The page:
James D. Phelan
From: William Beseler
Rummaging through old papers I came across this old panoramic view of Camp Cody, New Mexico, which was the training base for many of the young men who were in the army service in World War I, "the war to end all wars." Camp Cody was located about five miles west of Deming, New Mexico, in a desolate, wind-swept desert which the Spaniard, Onate, described as "remote beyond compare." And thus it is today, almost 90 years later. There is little there but a kind of gray sand, chemisa, sidewinders, and scorpions to habitate the area. It is hard to imagine the shock these men from the lush green agricultural Midwest must have felt to be deposited here; it must have reminded them of a blizzard in reverse. True, there is little humidity in this country, but nevertheless it is stifling hot, over 100 degrees much of the time; and then the wind, sweeping across this moonscape! In the book, Minnesota in the World War, it describes how the mules would fill their lungs with this dust and die!
Camp Cody was started to act as a buffer to offset the prowlings of Pancho Villa, who had raided Columbus, New Mexico, and also to thwart an attempt by Germany to get a Mexican "front" started right on our border.
The servicemen from Winona County are listed in "Winona County in The World War," which also includes an honor roll of the men who gave their lives during that war. There are a total of 54 men who made that sacrifice, and of those, about half lost their lives not to enemy action but to the influenza epidemic. One of those men was James D. Phelan, who was from Gilmore Valley; the family lived about 1/2 mile up Gilmore Creek from the old Gilmore Avenue bridge. He entered the service at the same time, the latter part of October 1918, as my uncle, Herbert Loeschke, who was also from Gilmore Avenue. While at Camp Cody, James Phelan contracted influenza and passed away in November 1918. My uncle described how men would be seemingly all right at morning assembly, some would pass out while in the ranks, and would be dead by nightfall. In his tent there was a man who announced that he had a cure for the flu, so they bought a quart of applesauce and a large bottle of epsom salts - mixed these ingredients and ate the concoction! Neither man got the flu, by lucky chance.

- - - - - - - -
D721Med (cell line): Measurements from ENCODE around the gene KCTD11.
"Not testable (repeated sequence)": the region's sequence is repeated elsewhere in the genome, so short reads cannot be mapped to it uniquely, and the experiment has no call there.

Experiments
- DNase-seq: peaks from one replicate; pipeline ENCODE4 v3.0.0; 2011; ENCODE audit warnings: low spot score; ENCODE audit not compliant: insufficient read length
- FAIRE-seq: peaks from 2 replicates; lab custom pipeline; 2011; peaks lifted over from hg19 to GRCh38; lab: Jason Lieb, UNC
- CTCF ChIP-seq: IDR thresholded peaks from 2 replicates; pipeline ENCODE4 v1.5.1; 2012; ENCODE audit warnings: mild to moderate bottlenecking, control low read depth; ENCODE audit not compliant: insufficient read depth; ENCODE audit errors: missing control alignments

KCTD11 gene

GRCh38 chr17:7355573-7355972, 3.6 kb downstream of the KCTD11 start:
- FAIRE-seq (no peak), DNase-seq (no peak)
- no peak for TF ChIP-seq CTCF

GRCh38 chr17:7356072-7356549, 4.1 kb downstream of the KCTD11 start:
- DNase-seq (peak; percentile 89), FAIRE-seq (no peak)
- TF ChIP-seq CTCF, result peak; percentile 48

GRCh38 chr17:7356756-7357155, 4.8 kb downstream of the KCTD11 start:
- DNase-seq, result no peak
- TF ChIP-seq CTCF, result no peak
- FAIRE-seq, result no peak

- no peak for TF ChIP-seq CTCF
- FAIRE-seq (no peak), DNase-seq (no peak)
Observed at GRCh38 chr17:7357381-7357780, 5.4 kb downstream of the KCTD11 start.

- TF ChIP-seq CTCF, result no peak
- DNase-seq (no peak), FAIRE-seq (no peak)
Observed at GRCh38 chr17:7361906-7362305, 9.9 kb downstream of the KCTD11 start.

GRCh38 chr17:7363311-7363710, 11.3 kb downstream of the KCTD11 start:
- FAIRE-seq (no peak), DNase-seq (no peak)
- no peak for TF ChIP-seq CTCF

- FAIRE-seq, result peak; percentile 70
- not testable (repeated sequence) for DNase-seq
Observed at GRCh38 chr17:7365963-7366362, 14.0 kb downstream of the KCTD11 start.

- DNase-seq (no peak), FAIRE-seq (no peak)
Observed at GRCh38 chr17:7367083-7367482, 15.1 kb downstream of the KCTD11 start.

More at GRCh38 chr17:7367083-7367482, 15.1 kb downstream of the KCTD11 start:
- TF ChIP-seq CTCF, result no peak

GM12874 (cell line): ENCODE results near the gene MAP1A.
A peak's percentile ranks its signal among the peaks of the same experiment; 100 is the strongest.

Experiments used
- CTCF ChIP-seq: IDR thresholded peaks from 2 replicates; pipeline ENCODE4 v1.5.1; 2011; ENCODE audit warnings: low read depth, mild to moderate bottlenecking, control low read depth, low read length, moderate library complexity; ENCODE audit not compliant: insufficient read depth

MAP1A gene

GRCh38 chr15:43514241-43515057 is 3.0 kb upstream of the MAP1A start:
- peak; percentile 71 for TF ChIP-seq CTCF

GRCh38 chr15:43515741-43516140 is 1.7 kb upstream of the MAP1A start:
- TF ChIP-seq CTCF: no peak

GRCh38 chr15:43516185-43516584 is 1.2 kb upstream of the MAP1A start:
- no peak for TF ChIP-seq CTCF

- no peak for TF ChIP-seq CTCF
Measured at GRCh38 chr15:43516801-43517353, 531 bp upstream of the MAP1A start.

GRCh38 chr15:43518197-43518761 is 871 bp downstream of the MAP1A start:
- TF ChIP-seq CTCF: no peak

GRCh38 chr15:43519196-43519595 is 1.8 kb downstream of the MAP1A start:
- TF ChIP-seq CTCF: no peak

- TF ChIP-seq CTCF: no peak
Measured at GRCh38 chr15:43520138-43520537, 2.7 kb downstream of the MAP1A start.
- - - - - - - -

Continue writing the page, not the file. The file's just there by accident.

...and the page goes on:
Camp life was one of the usual marching, drilling, the manual of arms, which Uncle Herb delighted in showing off with my BB gun. There was also a wire enclosed stockade, in which resided a disheveled, dirty, half-naked, wild-eyed man. The "Lootenant" was asked why the man was incarcerated, and the response was that the man "thought he was the second Jesus Christ, and he didn't have to fight."
After hearing these experiences from my uncle, I was always interested in seeing "Camp Cody," so on a trip to the southwest we went to Deming, N.M., where we found a druggist who had been mayor of Deming and knew the history of the place. He told us that in the 60s, the citizens of Mankato, Minn., had commissioned a bronze plaque to be erected on the site of Camp Cody to commemorate the men who had served there. When we visited the camp site the concrete pedestal was still there, but the plaque had been removed by vandals. Of the camp, nothing was left. For a few years after the war, it had been used as a TB sanitarium.
It is hard to imagine that up to 45,000 men were stationed there during World War I, and even though many never were in action overseas, in my book, they were all heroes. The unit was aptly named "The Sandstorm Division."
The photo is only a small portion of a nearly six-foot panorama of the entire encampment. Photo by Richard's Film Service, Deming, N.M. 1917.